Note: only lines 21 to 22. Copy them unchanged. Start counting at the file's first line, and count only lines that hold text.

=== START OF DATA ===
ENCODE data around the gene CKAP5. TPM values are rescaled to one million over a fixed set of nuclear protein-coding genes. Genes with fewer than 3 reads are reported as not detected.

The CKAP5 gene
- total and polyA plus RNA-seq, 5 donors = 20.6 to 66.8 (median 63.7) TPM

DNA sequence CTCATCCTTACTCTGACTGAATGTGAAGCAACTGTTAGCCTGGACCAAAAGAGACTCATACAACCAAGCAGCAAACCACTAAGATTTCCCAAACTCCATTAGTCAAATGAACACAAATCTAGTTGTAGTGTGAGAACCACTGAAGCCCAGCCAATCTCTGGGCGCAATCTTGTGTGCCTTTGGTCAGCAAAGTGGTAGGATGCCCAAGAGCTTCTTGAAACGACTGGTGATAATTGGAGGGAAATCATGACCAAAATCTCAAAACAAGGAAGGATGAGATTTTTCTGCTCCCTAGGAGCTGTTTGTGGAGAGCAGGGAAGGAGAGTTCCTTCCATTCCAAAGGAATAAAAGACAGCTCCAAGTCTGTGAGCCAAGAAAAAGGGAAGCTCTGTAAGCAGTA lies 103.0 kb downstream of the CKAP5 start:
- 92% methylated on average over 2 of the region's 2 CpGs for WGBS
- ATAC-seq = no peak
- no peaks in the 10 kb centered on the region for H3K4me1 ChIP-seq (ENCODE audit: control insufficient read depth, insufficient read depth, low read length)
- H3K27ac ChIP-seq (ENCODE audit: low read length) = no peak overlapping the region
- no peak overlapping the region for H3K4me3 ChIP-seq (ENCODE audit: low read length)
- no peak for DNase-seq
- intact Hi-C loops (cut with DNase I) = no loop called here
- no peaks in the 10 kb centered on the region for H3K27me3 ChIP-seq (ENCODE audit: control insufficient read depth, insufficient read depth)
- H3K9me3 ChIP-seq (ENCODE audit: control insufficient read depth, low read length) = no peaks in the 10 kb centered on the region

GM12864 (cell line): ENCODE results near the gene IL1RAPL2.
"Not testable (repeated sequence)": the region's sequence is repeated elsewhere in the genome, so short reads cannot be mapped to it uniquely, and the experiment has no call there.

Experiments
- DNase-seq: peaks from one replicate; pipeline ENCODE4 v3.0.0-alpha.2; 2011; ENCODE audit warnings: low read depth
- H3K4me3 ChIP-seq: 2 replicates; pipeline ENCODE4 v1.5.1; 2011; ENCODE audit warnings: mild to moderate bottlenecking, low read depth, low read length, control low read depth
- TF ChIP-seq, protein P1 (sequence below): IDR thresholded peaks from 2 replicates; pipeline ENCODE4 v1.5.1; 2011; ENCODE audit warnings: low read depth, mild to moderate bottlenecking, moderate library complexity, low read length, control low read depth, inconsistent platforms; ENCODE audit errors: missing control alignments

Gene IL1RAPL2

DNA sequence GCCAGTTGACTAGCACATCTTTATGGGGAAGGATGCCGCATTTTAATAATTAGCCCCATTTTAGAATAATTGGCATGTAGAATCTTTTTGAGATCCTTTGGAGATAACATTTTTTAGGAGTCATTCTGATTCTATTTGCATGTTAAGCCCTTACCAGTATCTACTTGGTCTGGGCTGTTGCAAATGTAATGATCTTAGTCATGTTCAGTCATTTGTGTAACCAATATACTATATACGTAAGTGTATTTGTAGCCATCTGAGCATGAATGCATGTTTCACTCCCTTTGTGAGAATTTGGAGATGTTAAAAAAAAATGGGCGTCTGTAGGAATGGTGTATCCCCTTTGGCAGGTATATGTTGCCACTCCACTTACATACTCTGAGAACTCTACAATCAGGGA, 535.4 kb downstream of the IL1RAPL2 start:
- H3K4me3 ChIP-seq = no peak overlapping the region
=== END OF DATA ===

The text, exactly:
DNA sequence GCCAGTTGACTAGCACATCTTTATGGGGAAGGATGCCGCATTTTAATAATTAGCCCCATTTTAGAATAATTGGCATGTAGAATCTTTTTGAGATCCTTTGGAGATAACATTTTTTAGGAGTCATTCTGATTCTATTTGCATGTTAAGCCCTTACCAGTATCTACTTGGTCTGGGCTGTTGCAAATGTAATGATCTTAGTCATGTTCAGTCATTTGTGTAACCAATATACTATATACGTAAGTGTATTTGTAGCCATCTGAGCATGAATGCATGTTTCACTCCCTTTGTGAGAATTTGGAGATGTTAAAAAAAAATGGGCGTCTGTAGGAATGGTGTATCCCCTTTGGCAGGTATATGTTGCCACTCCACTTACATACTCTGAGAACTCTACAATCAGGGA, 535.4 kb downstream of the IL1RAPL2 start:
- H3K4me3 ChIP-seq = no peak overlapping the region